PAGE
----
With both dedicated server hardware and cloud services having their strengths and weaknesses, bare metal cloud servers are a more recent development in server technology that acts as a hybrid to bridge the forces of the two without compromise.
Benefits of Bare Metal Cloud Servers
Operational Costs vs. Capital Expenditure
In IT, there are two ways to go about purchasing servers. Either you can buy servers outright and own them; this is called capital expenditure. Conversely, you can purchase server performance on an on-going basis, also known as operational costs.
The problem with capital expenditure is it is hard to judge the IT needs of your business a couple of years from today. This inexactness can lead to an unwise decision of over-buying capacity, which takes from your business’ overhead.
Now, with operational costs, your business can enlist an IaaS service provider, which provides maintenance, updates its hardware catalog with greater rapidity, and can update your business with new server hosting capabilities as needed. Selecting this option gives your business the ability to meet its IT needs while preserving its capital.
If you are looking for different server options for your business, you might find our buying guide for Small Business Servers useful.
Better Overall Performance
With bare metal servers, you can customize hardware to your unique needs. These do not incur the overhead of VM platforms, so the total response times are increased. Service performance is high in a hosted environment that combines dedicated to infrastructure as a service. Besides, more processing power is available because no type (1,2) of hypervisor is needed. Another advantage is that other tenants’ workloads do not impact performance.
As part of an enterprise-level infrastructure, bare metal is essential for a successful hybridization of a cloud solution. A bare-metal instance can be deployed as part of hybrid cloud infrastructure to protect the most sensitive or intensive data. Consider mobile gaming or advertising platforms that deal with large volumes of data that require high-performance scalability. In this case, bare metal is the center of the infrastructure.
These environments are also the central hub for business analytics, client information, and other types of sensitive data. In addition to this, this infrastructure delivery model provides the capability to shift workloads between multiple connected environments.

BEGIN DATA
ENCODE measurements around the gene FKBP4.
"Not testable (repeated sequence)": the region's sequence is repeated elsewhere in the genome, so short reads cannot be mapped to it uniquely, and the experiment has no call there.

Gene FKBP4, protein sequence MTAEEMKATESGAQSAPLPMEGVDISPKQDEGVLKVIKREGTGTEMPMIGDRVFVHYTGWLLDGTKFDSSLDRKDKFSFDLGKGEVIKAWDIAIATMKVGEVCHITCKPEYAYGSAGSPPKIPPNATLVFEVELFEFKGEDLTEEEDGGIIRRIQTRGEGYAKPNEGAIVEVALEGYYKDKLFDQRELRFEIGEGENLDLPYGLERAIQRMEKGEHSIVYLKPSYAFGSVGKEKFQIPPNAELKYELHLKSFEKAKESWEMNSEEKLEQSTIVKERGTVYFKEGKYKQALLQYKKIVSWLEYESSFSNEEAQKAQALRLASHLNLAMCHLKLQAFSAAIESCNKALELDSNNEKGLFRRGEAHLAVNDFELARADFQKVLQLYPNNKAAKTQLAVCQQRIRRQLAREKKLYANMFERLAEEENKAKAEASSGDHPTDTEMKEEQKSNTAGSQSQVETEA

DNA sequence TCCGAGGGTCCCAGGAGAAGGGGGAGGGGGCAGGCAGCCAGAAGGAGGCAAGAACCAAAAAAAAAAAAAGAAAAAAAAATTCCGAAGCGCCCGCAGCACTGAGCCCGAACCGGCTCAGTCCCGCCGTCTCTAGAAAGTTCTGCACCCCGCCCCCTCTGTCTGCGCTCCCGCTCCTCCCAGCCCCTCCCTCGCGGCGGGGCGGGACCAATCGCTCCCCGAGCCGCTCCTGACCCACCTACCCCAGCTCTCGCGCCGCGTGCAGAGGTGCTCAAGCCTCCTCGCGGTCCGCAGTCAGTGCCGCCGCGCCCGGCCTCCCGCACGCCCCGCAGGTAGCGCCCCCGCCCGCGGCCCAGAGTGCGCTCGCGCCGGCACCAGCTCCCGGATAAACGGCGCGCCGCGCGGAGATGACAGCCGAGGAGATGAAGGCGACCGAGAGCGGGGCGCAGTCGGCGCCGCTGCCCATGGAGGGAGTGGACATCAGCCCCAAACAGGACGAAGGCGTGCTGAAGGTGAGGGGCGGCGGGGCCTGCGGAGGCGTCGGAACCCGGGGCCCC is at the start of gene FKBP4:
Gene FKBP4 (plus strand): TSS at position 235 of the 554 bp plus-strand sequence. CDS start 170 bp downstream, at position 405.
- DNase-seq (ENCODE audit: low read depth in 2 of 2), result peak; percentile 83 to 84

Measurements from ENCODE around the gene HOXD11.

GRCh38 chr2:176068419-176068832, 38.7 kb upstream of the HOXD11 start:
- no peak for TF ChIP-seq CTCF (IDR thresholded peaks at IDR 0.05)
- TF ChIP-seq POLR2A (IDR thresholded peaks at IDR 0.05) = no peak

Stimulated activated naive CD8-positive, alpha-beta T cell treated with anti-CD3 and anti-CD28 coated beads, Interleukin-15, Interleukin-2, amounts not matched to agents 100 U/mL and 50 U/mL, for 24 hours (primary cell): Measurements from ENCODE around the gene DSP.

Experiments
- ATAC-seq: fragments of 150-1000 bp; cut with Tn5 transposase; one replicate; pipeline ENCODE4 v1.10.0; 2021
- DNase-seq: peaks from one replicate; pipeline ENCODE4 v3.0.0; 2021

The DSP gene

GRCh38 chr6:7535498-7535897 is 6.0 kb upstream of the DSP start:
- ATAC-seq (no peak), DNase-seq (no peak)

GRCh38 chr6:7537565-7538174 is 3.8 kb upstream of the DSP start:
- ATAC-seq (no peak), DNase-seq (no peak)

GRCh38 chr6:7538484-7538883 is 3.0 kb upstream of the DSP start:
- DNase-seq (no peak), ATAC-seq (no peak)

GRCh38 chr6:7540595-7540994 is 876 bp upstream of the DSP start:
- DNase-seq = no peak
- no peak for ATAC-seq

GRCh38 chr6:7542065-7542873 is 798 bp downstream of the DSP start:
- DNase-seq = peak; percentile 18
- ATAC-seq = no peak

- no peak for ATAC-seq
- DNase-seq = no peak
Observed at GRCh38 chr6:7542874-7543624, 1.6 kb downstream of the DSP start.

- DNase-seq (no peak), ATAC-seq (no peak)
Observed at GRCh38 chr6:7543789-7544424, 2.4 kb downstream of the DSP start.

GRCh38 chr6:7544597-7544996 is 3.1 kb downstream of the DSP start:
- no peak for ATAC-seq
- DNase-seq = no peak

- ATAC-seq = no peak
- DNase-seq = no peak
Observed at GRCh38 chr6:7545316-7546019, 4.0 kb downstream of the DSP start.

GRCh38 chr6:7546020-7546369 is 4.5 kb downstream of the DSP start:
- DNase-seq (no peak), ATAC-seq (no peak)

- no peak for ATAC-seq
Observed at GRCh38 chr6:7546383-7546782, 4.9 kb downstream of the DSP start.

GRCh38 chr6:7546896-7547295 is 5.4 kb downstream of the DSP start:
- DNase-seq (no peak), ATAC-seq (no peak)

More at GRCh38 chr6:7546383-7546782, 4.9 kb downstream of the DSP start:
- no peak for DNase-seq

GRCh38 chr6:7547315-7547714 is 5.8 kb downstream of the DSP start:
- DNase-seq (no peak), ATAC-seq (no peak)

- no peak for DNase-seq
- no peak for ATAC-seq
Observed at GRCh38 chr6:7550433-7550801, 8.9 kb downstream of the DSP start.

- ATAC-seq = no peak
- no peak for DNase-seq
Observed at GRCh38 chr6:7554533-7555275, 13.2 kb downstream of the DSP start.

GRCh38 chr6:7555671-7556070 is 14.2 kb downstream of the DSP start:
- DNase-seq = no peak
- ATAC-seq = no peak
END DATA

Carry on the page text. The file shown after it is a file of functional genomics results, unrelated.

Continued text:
Learn about phoenixNAP's Hybrid Cloud Computing Solution and why it is the best choice for your business.
Lower Big Data Transfer Costs
If you are handling bandwidth-heavy or data-intensive workloads, you need a solution that keeps your IT infrastructure costs at the minimum while delivering excellent performance. Bare-metal cloud or dedicated server solutions offer a more economical approach to transferring outbound data, which helps you lower your data transfer and bandwidth costs.
Although managed service plans with hyper scale data center cloud providers are usually cheaper than single-tenant solutions, they do not always help you lower your operational costs. Cloud providers typically charge more for bandwidth and traffic. Bare metal service plans offer better prices in that respect and minimize your overhead.
If you have software that can leverage specific hardware features, bare metal further helps you optimize your costs in the cloud. By allowing for custom configurations tailored to your needs, they help you improve your performance or density. You can optimize your infrastructure for specific features to ensure it meets your needs regarding performance. Optimization enables you to do more with less, directly bringing operational cost savings.
Dedicated Resources, Bare Metal vs. Virtual Machines
As mentioned earlier, dedicated hardware and bare metal software resources are possibly the most significant advantage. With a dedicated server, you do not have to share storage, bandwidth, or network connection with other tenants on the same platform. You can also expect improved security and privacy, as your big data is isolated from other users.
This environment benefits companies that handle users’ personal information or data-intensive workloads, which require constant and predictable resources. Such an environment provides superior processing over VMs alongside better network performance.
Dedicated servers are excellent for game servers, enormous relational databases, data analytics, rendering, transcoding, software development, and website hosting. It is also widely used for machine learning and artificial intelligence workloads, or enterprise resource planning applications. The one thing in common with everything just mentioned is they are all data-heavy.